Every morning, along the red/ochre colored mud banks of Nauta are these 40 to 60 foot, very narrow boats. Most made of thin sheet steel or aluminum. Most have what you might recognize as plastic outdoor lawn chairs for seats, moveable, not attached to the bottom of the boats. There are life preservers aboard. I did not detect any bulkheads or flotation methods that would keep the boats afloat if they were somehow capsized.  These boats do have a plastic tarp stretched over thin metal tubing arches that extend to the gunwales of the boats. The roof keeps the rain and the equatorial sun off the passengers during the journey. There are clear plastic sides that roll up or down in case of blowing rain.

 

The schedules are not 100% reliable. Every morning, different boats have a chalkboard displayed aboard stating the departure time, day, and destination.  On Thursday morning, I saw a boat advertising that it would depart that morning at 7AM bound for Yurimaguas.  I heard and saw men talking up the departure,  encouraging potential passengers to hurry and buy their tickets and get on board. At 8:30AM they cleaned the chalkboard and put it away. The boat did not depart. There were not enough passengers to make it profitable.

Every morning, it is the same scene. Some days are busier than others. Saw a boat leave this morning with only a few chairs vacant, bound for Yurimaguas.  That journey takes about 30 hours.  All the boats that I have seen state 6:30 or 7:00AM as the departure time. I inquired as to when they expected to arrive in Yurimaguas.  Noon the following day was the reply. Again, remember, that every boat will stop several times to discharge passengers or cargo by the time they reach the final destination. I did not ask where they spend the night. I will, before I buy a ticket. Do not expect anyone to offer information. You must ask.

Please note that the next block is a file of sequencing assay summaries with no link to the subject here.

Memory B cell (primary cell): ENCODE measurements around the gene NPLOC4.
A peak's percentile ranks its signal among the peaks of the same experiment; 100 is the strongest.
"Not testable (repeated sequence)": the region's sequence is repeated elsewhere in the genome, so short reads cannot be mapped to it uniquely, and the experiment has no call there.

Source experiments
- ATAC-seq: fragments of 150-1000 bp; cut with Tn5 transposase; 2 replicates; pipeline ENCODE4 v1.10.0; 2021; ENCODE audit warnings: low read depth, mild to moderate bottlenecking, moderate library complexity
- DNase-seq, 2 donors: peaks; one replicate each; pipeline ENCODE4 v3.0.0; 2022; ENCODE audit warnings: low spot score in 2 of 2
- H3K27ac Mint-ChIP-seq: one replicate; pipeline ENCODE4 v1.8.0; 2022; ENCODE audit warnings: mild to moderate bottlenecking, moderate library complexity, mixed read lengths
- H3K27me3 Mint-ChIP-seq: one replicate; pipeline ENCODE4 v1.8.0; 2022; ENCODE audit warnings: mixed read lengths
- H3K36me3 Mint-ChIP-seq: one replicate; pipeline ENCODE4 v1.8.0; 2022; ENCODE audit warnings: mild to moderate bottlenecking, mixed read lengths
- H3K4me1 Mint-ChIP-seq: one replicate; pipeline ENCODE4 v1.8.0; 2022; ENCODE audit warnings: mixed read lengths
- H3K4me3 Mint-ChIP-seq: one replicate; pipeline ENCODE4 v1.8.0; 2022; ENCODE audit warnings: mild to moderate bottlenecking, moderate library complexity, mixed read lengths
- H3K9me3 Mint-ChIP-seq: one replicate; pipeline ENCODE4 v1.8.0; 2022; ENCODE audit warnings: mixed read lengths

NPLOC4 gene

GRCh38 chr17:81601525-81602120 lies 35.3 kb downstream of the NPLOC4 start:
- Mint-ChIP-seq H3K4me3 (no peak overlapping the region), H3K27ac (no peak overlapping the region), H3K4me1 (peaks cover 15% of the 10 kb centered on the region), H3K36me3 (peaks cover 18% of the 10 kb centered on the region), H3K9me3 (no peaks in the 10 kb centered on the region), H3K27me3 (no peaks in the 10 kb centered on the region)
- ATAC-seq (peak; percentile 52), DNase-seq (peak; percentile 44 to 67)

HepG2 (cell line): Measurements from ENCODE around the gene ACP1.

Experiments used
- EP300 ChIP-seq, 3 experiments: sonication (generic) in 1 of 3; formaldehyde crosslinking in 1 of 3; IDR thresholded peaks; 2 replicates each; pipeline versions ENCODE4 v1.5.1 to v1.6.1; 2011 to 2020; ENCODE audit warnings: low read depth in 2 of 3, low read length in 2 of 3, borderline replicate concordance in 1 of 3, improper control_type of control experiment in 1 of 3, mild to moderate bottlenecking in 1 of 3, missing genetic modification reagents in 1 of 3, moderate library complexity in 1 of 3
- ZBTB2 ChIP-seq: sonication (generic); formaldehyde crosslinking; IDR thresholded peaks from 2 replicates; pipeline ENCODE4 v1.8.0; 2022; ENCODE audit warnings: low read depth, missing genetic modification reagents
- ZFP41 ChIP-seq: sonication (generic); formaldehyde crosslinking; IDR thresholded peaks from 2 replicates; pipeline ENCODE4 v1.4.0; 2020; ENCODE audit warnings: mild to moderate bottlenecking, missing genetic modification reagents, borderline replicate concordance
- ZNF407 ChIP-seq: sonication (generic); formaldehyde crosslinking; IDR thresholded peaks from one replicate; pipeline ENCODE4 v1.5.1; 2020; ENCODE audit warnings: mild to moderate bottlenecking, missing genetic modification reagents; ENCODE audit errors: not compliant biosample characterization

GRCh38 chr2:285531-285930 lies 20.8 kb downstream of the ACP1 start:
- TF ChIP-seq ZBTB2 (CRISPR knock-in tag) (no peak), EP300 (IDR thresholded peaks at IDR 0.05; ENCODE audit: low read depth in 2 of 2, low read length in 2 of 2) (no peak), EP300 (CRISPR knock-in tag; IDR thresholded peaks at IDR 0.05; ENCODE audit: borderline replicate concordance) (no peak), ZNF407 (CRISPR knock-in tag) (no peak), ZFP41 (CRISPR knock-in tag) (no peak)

On Tuesday morning, there was a very large boat called the ‘Gilmer’ that arrived about 6:30AM and was gone by 7:10AM. Short stop. The Gilmer is about 150ft long, 30 feet wide and has 4 decks. Lots of open deck for cargo. The second and third deck is for hammocks. Packed in like sardines. The top deck is vacant. I am told it get unbearably hot up there if it’s not raining. I am also told that the stereo system aboard is played 24hrs per day and that it is loud if your hammock happens to be near the speakers. That boat also goes to Yurimaguas. The journey from Nauta to Yurimaguas aboard the Gilmer is about 3 full days… hence, the hammocks.  Looked to me as though the boat is pretty much filled when it departs Iquitos. Seems the best thing to do if using the Gilmer to get to Yurimaguas would be to either board in Iquitos (submit to the extra 8 hours on the river)… because only then can you be assured of getting a decent hammock space.

I have the phone number for the Gilmer. Tickets are arranged through the company called ‘Eduardo’.  I rode on a van to Iquitos to see if I could reserve a tiny cabin and have it vacant when arriving in Nauta. If I can do this, I will be assured of a somewhat more pleasant journey, have secure space for my gear, and a small cot. The fare aboard the Gilmer includes three (very basic) meals per day per passenger.  You must have your own bowl and utensils. The food is doled out military style… passengers form a line and the cook ladles the food into your bowl as you pass.

I remain undecided as to whether I want to ride the Gilmer or a rapido. I am leaning toward the rapido because I am willing to tolerate the discomfort for 30 hour to arrive in Yurimaguas.

Upon arrival in Yurimaguas, I intend to explore another very interesting place. It is called the Pongo de Manseriche.  It is reported to be a very, deep canyon, along the banks of the Rio Maranon. The canyon walls are nearly vertical and are 1000 feet from the surface of the river. At one point the river narrows to 100 feet or less, giving the impression that the canyon walls above are closing in on one another.

From there, I would hop a bus to Pucalpa. From Pucalpa I may get one of those very large cargo boats, like the Gilmer, and head back downriver to Iquitos.

Having accomplished the above, I will have experienced the main river routes from the Andes to Iquitos. I arrived in Iquitos by way of the Rio Napo. Nauta to Yurimaguas is upriver on the Rio Maranon and the Rio Huallaga. Pucalpa to Iquitos, downriver again, is on the Ucayali. This plan would give me firsthand knowledge of the life of the Western Amazonian ‘riberos’… and experiential data of all three (four actually) major Andes/Iquitos rivers joining with and forming the might Amazon, which continues Eastward and wends it’s way another 3,000 miles (more or less) to the Atlantic Ocean.

The adventure continues…

Here is a music vid from another place and time… the timeless theme of the RIVER: http://youtu.be/pSzYRo9j7YM